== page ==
Returned 42 result(s) for "Fresh lemon juice"; page 1 of 3.
The 12 mile limit is a prohibition era cocktail that was named after the 12 mile distance at sea you had to be at to drink alcohol during the Volstead Act.
Notes:
Dry, sour citrus taste, a bit of rye without being too sweet. No real brandy impact seems to stand out.
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The Amaretto Sour is a highly requested cocktail made in a variation of ways; our way is the Jeffrey Morgenthaler design.
Notes:
Beautiful almond and oak flavor with an off-dry finish that lingers with amaretto.
Fruit brandy's have been popular for years, but usually they play a subtle role in a cocktail. The apricot sour plays a central role in this beverage.
Notes:
Starts sweet, ends off-dry and has a lovely mouth feel; well balanced and tasty.
The Aviation was created by Hugo Ensslin, head bartender at the Hotel Wallick in New York, in the early twentieth century. The first published recipe for the drink appeared in Ensslin's 1916 Recipes for Mixed Drinks.
Notes:
Approachable classic cocktail with complicated herbal notes, violet/flowery mid-palate which plays well against the juniper notes. In some ways, "tastes like purple."
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This 1950's classic has been made a dozen different ways with a dozen different ingredients, we've chosen one that fits our taste buds and generally accepted as flavorful and fun.
Notes:
A balance of sour against sweet coconut and pineapple juice with an alcoholic kick and nice coffee notes.
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The “Bees Knees” is prohibition-era slang for “the best” and this cocktail does bring out the best of honey and gin. The exact origin of this recipe is lost to history but as Jeffrey Morganthaler said, it appears in Trader Vic’s Bartenders Guide circa 1947 and called for the use of honey.
Notes:
Lemon Centric flavor profile, muted honey sweetness with gin botanicals.
The Bloody Mary’s original history isn’t very clear, but there have been a few folks that lay claim to its creation. Harry’s New York Bar in Paris believes they are the place the Bloody Mary was first invented in around 1921.
This cocktail is also documented in the 1931 publication Old Waldorf Bar Days by Albert Stevens Crockett (page 127). In this publication, the cocktail was designed as a rum-based recipe with a bit of grenadine.
Notes:
Raspberry sweetness mingled with floral juniper with a light dry citrus mid-palate that finishes sweet and silky with raspberries and gin.
The corpse reviver #2 is the second version of the corpse reviver and often considered the best version. Designed as a cure-all for a hangover. This rendition was born around 1871.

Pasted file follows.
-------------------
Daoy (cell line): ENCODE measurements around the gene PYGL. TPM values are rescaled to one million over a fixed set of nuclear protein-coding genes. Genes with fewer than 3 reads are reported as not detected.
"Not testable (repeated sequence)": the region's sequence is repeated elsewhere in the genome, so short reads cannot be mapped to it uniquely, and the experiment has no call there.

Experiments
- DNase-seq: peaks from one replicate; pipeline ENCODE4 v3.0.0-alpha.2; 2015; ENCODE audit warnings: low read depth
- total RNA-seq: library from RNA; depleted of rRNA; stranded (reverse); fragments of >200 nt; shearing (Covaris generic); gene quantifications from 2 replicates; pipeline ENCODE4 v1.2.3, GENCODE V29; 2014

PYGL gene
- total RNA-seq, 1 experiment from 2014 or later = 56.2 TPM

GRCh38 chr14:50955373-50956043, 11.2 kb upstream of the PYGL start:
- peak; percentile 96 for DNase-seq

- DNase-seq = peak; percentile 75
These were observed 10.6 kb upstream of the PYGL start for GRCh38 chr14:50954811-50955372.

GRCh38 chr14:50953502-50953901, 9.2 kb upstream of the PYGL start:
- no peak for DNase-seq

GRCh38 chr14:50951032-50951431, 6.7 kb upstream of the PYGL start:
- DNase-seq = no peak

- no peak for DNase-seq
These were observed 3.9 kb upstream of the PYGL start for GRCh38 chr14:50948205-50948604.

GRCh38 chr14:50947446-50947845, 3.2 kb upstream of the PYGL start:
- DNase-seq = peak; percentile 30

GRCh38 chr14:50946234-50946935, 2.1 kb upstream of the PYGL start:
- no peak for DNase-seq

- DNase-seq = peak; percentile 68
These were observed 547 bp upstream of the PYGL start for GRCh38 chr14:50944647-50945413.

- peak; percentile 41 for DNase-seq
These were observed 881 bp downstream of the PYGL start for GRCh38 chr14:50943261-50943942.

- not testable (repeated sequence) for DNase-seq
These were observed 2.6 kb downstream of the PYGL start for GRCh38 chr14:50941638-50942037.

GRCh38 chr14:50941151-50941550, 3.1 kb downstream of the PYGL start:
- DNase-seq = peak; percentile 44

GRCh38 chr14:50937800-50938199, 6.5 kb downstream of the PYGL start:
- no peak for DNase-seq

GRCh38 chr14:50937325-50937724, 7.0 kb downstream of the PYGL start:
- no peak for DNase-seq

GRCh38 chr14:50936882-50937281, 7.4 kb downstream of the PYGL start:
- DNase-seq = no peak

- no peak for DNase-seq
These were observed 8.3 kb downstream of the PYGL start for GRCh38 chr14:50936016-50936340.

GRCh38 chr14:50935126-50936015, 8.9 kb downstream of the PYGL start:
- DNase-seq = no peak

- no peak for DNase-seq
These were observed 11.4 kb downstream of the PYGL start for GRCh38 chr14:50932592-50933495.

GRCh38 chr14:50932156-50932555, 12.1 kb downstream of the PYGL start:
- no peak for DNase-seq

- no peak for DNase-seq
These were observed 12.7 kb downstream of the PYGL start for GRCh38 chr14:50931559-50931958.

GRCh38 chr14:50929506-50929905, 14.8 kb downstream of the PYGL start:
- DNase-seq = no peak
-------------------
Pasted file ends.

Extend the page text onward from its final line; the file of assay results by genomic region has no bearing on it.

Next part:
Notes:
An herbal sour bite that will wake you up with a bit of aromatic gin/juniper aroma with a bit of a fennel mid-palate flavor.
The idea of the decepticon is to deceive the drinkers eyes into thinking they're going to be sipping on a lemon drop...but they are not: this is a smoky mezcal number instead.
Notes:
A smokey citrus with undertone of maraschino liqueur
This cocktail was designed by Disaronno to promote their Cavalli partnership in which the Amaretto bottle was re-designed in the style of Roberto Cavalli.
Notes:
Sweet flavor of disaronno meets prosecco with a beautiful trade spice profile of bitters.
The east side, a play off the 'south side' cocktail and still remains a gin based drink.
Notes:
Great cucumber flavor with mild mint structure with just enough gin botanicals to keep it complex yet fun.
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A cocktail invented by Colin Nugent--what we need are more mezcal cocktails and this one brings some bitterness into the picture.
This WWI-era cocktail is what most would consider the Long Island Iced Tea of Tiki as designed by Trader Vic. Vic said this drink doesn't cut the fog as much as it creates one.
Notes:
Super sour with light sweet, and a vermouth-like sherry finish that may leave you shaking from the bite.
Some dedicated cocktail historians will tell you it was originally made with cognac over gin, but that’s still highly contested. Initially created at the New York Bar in Paris, the alcohol kick is like being shelled by a French 75mm field gun and thus you have “The French 75.”
Notes:
Citrus and sparkling wine beginning into a slight off-dry floral mid-palate finishing with a lingering sweet malty citrus.
Liber & Co Grenadine